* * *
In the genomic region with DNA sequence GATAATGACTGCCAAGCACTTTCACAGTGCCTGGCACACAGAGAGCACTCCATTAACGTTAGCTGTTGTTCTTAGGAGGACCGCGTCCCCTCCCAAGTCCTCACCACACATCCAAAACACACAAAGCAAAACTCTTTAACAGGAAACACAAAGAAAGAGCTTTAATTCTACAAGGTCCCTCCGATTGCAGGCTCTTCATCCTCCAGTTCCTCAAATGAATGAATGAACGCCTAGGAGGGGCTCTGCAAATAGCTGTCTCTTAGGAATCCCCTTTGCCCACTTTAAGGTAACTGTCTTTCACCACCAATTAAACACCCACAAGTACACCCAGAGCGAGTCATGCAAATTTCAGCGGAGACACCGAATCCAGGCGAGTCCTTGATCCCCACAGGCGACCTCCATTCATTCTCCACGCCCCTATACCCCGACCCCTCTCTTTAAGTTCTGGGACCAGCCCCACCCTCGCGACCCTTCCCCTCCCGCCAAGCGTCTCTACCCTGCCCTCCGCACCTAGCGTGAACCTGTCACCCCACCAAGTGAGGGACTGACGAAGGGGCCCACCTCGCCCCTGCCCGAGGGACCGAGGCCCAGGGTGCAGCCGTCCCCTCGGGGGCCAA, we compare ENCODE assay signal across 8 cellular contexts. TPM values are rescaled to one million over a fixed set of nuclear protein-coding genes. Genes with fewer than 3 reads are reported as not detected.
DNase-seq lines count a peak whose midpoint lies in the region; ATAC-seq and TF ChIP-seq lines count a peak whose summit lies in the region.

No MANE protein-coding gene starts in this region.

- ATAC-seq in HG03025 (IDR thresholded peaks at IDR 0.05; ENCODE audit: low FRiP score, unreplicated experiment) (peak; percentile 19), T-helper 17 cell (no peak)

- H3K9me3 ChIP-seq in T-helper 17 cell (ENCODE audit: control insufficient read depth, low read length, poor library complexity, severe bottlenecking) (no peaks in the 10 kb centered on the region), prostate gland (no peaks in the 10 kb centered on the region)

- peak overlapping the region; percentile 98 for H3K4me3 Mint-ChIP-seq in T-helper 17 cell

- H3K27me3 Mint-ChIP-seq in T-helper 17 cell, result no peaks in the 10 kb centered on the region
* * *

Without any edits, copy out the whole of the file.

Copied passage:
In the genomic region with DNA sequence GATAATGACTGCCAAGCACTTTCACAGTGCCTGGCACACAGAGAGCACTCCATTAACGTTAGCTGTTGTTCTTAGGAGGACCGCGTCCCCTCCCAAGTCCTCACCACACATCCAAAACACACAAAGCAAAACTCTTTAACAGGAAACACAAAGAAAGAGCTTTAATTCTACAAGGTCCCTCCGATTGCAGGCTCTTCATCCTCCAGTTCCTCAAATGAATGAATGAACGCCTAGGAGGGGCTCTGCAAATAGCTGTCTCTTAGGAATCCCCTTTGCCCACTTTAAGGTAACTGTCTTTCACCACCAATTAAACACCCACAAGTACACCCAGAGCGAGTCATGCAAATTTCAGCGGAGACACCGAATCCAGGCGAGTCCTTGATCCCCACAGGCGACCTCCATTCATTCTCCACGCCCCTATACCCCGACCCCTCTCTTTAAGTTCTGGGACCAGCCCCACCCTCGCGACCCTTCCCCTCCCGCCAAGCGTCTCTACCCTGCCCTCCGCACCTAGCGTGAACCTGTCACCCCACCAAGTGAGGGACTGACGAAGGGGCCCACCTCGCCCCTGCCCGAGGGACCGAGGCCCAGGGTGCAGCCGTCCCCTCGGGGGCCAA, we compare ENCODE assay signal across 8 cellular contexts. TPM values are rescaled to one million over a fixed set of nuclear protein-coding genes. Genes with fewer than 3 reads are reported as not detected.
DNase-seq lines count a peak whose midpoint lies in the region; ATAC-seq and TF ChIP-seq lines count a peak whose summit lies in the region.

No MANE protein-coding gene starts in this region.

- ATAC-seq in HG03025 (IDR thresholded peaks at IDR 0.05; ENCODE audit: low FRiP score, unreplicated experiment) (peak; percentile 19), T-helper 17 cell (no peak)

- H3K9me3 ChIP-seq in T-helper 17 cell (ENCODE audit: control insufficient read depth, low read length, poor library complexity, severe bottlenecking) (no peaks in the 10 kb centered on the region), prostate gland (no peaks in the 10 kb centered on the region)

- peak overlapping the region; percentile 98 for H3K4me3 Mint-ChIP-seq in T-helper 17 cell

- H3K27me3 Mint-ChIP-seq in T-helper 17 cell, result no peaks in the 10 kb centered on the region